Health officials in the Middle East are still struggling to stem an outbreak of MERS that has killed 93 people and sickened more than 260.
A 4-year-old boy from Abu Dhabi is among the SARS-like virus’s most recent victims, according to the World Health Organization, which has been tracking the outbreak since it emerged in September 2012. And while the majority of cases have clustered in the Middle East, the virus is just a plane ride away from landing in the United States, experts say.
Here are five things you need to know about the outbreak.
Saudi Arabia is ground zero for the outbreak, with 339 cases and 102 deaths. But at least 13 other countries have reported infections, including Egypt, Jordan, Kuwait, Qatar, the United Arab Emirates, Tunisia, Malaysia, Oman, France, Greece, Italy, the United Kingdom and the Philippines.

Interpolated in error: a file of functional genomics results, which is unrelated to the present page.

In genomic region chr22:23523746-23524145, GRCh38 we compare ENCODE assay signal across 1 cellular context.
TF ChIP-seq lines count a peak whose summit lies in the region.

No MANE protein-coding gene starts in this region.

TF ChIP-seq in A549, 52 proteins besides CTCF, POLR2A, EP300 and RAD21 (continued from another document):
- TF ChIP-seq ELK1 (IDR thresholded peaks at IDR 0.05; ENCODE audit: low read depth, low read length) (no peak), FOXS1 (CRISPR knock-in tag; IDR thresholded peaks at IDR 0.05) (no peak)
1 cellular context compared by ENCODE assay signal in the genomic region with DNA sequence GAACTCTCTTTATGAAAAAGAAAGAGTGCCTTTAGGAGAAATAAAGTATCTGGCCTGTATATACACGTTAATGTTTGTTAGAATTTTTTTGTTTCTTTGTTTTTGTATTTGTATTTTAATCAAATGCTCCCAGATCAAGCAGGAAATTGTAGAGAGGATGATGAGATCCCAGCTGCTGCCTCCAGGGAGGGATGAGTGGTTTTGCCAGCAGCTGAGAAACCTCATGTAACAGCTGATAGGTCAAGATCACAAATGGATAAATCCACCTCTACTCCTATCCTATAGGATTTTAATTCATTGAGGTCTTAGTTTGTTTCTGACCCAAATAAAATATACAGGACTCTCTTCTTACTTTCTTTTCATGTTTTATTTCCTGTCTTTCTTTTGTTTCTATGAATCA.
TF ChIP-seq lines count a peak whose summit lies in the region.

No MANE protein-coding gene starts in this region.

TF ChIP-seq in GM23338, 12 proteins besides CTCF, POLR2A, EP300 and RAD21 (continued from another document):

U.S. health officials are “closely monitoring the MERS situation” and are ready to assess U.S. travelers taken ill in affected areas, according to the U.S. Centers for Disease Control and Prevention website.
“CDC recognizes the potential for the virus to spread further and cause more cases and clusters globally, including in the United States,” the agency said. The virus spreads from person-to-person, but might also be transmitted to humans from animals, according to WHO.
Three out of 10 people who contract the MERS virus die from it, according to WHO data. Most of the fatal cases have involved the elderly and people with pre-existing medical conditions.
|It Can Look Like the Flu|
Symptoms of the MERS virus include fever and cough, which are also symptoms of the flu. MERS can also cause diarrhea and shortness of breath, and can lead to pneumonia and kidney failure.
|It Might Have Come From Camels, Bats or Both|
While the source of MERS remains a mystery, scientists suspect that it came from an animal. Camels in Qatar and a bat in Saudi Arabia have tested positive for the virus, according to the CDC.
|There’s No Cure|
There's no treatment for MERS. People who get sick are given supportive treatment to address the infection’s various symptoms, according to WHO. There's no vaccine, either.